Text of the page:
Exploring Inclusive Creative Economy Definitions & Concepts Part 2
Recorded On: 04/20/2021
About this Webinar
This session is the second of a two-part webinar to explore foundational concepts and definitions related to what an ‘inclusive creative economy’ means when it comes to talking about economy systems. This program will primarily focus on the term “Solidarity Economy,” and its linkages to other movements towards a more just and inclusive economy, such as “New Economy,” “Just Transition,” “Restorative Economics,” and “Regenerative Economy.” We’ll discuss why these terms and systems are relevant to local arts leaders, offer examples of how they come to life in the work of developing inclusive creative economies, and provide space for discussion and questions.
In this session, attendees will:
- Explore concepts and terms related to an inclusive creative economy and what those terms mean in different contexts.
- Hear some examples of projects that have brought the terms to life.
- Discuss ideas for incorporating or building on the terms in their own communities, and what barriers might exist.
To read more about the full scope of this initiative read a recent blog Introducing Americans for the Arts’ Inclusive Creative Economy Plan
ABOUT THIS TWO-PART WEBINAR
Understanding and creating shared language is critical if we are to do our work thoughtfully and with intention. Talking about the “creative economy” can mean many things to people. As Americans for the Arts launches a multi-year effort to support the continued development of local creative economies, we begin with the basics of exploring the language we use and how it can translate across communities. These two-part webinars will delve into foundational concepts and definitions related to what an ‘inclusive creative economy’ means when it comes to talking about individuals, institutions, and economic systems. These programs will focus on a few terms, offer examples of how they can be applied, how other organizations and practitioners may use different language in different contexts, and provide space for discussion and questions. In this two-part webinar, practitioners will gain knowledge of equity-based terms and concepts for the purpose of working as informed community partners in the development of their local inclusive creative economy.
New Economy Coalition
Nati grew up on the island of Shaolin, also known as Staten Island, New York City — close to both the world’s largest garbage dump and the oldest continuously inhabited free Black community in the United States. She’s the child of Cuban and Colombian immigrants who landed in Queens in the late 1960s, benefited from low-cost public college and raised her with a love of learning, exploration and music. As a mami, she strives to raise a son who can resist the patriarchy to become a full human being and embrace life’s contradictions. She comes to the solidarity economy movement after a decade witnessing inequities in the music and media industry while working with diasporadical and misrepresented artists. Nati tells the stories of people resisting Capitalism and building new systems, especially those creating a culture of revolution.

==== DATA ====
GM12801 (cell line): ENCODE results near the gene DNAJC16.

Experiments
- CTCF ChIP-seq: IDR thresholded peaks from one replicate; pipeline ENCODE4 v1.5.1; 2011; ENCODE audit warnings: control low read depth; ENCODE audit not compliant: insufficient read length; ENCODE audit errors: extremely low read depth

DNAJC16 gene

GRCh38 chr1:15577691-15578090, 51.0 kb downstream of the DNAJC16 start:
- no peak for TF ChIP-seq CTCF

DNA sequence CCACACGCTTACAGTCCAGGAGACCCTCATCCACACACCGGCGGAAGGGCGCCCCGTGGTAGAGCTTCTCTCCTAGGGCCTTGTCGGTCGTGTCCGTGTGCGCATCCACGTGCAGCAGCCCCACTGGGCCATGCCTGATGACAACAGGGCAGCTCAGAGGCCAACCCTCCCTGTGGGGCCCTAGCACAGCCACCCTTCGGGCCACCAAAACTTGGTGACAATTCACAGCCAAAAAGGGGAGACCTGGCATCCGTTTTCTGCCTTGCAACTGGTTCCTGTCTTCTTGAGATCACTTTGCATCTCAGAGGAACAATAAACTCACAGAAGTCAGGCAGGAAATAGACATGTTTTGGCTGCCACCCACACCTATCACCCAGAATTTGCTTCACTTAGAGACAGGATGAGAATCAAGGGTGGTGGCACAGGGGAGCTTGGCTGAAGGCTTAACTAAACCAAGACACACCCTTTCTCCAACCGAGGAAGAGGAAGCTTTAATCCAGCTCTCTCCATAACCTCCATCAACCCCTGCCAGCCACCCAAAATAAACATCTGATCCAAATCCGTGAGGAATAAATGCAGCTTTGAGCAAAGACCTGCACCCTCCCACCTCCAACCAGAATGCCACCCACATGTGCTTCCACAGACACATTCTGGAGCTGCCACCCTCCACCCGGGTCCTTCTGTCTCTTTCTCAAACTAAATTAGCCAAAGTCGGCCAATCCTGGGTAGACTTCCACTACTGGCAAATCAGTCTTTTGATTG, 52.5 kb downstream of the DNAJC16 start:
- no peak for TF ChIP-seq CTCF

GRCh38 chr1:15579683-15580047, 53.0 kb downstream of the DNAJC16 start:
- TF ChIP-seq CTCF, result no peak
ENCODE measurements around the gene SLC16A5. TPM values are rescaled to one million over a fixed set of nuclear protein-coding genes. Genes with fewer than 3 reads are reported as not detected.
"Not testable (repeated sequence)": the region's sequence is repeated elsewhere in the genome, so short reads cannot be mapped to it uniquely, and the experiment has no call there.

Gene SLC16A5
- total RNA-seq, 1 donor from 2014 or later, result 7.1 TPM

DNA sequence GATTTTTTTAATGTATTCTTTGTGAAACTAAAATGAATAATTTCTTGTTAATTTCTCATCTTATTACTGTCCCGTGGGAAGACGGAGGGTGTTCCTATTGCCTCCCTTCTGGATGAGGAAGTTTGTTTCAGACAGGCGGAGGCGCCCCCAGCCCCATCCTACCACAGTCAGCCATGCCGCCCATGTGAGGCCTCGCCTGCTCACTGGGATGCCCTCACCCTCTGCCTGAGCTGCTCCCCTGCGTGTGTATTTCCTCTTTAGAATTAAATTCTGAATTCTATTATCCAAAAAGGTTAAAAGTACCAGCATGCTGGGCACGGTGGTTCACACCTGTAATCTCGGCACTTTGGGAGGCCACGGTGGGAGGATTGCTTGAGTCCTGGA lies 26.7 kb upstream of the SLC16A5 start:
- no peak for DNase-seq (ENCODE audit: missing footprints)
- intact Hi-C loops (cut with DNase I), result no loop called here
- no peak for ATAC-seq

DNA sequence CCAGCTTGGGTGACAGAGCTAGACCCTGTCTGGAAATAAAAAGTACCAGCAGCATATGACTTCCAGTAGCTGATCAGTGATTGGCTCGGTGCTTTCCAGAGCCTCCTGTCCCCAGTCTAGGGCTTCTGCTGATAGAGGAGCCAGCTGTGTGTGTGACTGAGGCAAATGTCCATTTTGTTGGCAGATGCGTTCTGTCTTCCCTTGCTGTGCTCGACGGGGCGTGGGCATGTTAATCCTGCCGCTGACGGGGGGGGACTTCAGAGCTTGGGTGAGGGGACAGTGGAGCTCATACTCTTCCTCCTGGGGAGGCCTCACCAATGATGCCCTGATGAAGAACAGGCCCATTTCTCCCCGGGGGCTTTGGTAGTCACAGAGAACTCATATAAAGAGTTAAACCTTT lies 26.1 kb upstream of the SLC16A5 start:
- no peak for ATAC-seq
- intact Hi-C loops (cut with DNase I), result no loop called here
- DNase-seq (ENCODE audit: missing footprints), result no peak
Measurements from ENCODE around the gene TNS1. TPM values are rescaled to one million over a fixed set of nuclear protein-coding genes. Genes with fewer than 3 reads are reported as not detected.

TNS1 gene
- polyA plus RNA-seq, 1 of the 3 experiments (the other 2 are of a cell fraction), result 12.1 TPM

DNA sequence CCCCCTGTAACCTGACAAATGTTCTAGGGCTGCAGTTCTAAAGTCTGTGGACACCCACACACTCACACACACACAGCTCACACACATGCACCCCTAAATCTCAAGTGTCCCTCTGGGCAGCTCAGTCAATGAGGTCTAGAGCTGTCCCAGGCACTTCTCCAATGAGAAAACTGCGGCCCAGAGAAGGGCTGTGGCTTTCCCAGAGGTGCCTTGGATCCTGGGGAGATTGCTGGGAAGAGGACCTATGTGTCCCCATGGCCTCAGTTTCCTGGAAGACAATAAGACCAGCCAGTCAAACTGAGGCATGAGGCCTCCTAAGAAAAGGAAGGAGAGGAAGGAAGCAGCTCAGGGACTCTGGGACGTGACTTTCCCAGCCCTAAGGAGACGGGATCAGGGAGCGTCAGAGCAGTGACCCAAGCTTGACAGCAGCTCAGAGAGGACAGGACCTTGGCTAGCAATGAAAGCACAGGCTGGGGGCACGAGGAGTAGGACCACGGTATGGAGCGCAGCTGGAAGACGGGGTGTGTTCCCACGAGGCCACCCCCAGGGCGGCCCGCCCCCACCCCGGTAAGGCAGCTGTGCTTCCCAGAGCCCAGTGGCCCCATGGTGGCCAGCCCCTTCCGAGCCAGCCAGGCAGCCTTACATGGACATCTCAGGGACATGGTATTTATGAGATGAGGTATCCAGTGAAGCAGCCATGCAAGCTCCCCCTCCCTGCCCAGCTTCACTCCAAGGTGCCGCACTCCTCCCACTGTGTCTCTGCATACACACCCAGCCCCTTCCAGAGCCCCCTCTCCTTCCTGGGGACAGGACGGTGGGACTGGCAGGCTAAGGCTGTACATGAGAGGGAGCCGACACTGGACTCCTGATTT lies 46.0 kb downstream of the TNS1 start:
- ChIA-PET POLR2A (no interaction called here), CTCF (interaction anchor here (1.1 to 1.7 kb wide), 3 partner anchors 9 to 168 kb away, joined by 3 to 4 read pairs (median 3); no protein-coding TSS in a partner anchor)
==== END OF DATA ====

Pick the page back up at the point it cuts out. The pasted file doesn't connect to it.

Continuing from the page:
Caroline Woolard is an artist who, in making her art, becomes an economic critic, social justice facilitator, media maker, and sculptor. Since the financial crisis of 2007-8, Woolard has catalyzed barter communities, minted local currencies, founded an arts-policy think tank, and created sculptural interventions in office spaces. Woolard has inspired a generation of artists who wish to create self-organized, collaborative, online platforms alongside sculptural objects and installations. Her work has been commissioned by and exhibited in major national and international museums including MoMA, the Whitney Museum, and Creative Time. Woolard’s work has been featured twice on New York Close Up (2014, 2016), a digital film series produced by Art21 and broadcast on PBS.
She was the 2018–20 inaugural Walentas Fellow at Moore College of Art and Design and the inaugural 2019–20 Artist in Residence for INDEX at the Rose Museum, and a 2020-2021 Fellow at the Center for Cultural Innovation. Caroline Woolard is Assistant Professor at the University of Hartford, teaching in BFA and in the Nomad/9 Interdisciplinary MFA program. Woolard is the co-author of three books: Making and Being (Pioneer Works, 2019), a book for educators about interdisciplinary collaboration, co-authored with Susan Jahoda; Art, Engagement, Economy (onomatopee, 2020) a book about managing socially-engaged and public art projects; and TRADE SCHOOL: 2009-2019, a book about peer learning that Woolard catalyzed in thirty cities internationally over a decade.